January 10, 2012
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Despite the tumor-shrinking medical miracle that has bought her a few years, Hazel has never been anything but terminal, her final chapter inscribed upon diagnosis. But when a gorgeous plot twist named Augustus Waters suddenly appears at Cancer Kid Support Group, Hazel's story is about to be completely rewritten.
While it is definitely possible everyone has already read The Fault in Our Stars, I really wanted to review it for the few of you who have not yet read it.
I, actually, put off reading The Fault in Our Stars for quite a while because I didn't want to read a 'cancer book.' The why was pretty simple: I had recently (well, recently based on how it felt, not really very recently at all looking at the actual dates) had a friend die of cancer "But," as Hazel explains in TFIOS, "it's not a cancer book, because cancer books suck."
She's talking about another book, of course, but the statement also holds true for The Fault in Our Stars. Yes, it's a book and yes character(s) have cancer. But that's not the story. Cancer, obviously, affects Hazel's story, but it is not her whole story.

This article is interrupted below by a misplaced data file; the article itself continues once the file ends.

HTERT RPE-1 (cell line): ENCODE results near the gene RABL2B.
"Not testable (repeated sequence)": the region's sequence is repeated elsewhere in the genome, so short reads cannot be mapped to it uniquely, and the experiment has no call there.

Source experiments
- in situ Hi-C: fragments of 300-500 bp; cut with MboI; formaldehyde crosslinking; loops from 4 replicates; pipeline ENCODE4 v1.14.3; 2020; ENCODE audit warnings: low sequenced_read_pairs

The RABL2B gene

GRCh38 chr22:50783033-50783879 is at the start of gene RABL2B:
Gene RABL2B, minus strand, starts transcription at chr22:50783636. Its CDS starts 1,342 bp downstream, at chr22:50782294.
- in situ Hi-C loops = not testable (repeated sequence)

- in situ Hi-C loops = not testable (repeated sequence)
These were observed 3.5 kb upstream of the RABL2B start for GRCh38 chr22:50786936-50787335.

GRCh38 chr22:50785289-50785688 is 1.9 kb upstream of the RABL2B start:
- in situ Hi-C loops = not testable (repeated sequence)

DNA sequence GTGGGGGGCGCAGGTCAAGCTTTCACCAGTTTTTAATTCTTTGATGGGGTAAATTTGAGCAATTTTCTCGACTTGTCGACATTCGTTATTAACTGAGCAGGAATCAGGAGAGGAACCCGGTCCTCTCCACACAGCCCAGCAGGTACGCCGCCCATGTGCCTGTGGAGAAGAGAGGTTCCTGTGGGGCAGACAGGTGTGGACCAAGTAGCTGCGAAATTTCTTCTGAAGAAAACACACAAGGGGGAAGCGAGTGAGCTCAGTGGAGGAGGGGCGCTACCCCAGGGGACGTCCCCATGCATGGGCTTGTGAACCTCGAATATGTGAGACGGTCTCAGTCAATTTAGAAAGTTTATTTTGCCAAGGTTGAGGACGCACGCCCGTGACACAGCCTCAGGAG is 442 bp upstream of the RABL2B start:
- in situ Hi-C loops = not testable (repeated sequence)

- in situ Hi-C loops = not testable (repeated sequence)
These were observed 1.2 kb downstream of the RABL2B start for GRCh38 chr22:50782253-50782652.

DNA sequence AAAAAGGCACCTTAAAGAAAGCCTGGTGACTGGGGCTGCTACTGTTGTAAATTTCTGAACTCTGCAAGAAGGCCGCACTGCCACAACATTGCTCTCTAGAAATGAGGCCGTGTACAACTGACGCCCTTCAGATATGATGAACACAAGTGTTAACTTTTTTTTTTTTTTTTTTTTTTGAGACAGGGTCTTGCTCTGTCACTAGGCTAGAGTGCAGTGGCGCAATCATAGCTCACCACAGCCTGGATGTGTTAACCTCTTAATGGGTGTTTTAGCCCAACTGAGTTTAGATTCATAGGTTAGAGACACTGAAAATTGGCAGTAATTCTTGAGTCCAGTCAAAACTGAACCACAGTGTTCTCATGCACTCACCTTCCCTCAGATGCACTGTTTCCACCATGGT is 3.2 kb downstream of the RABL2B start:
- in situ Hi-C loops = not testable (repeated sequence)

The Fault in Our Stars is Hazel's story, it is Hazel and Gus's story. Hazel is a great character. She has a fantastic sense of humor (often irreverent) and won't let cancer and what's it's done to her life, "kill [her] before it kills [her]" (p 121). There is something for nearly everyone to relate to in Hazel and Augustus's story. From someone with cancer to someone with another sort of chronic illness or disease (fatal or not) to someone who's been healthy their whole life, there's something there for everyone. Readers are likely to experience some - or a lot of - insight into what others are experiencing.
Yet, returning to TFIOS not being a 'cancer book,' the story is not all pain and/or depressing. Truly a rather hopeful book, it is also a (brilliant) love story with a bit of self discovery, as well. Really, it is a book not to miss, so if you haven't read it yet: do. (And then you can get the movie when it's released later this month - or now in digital format.)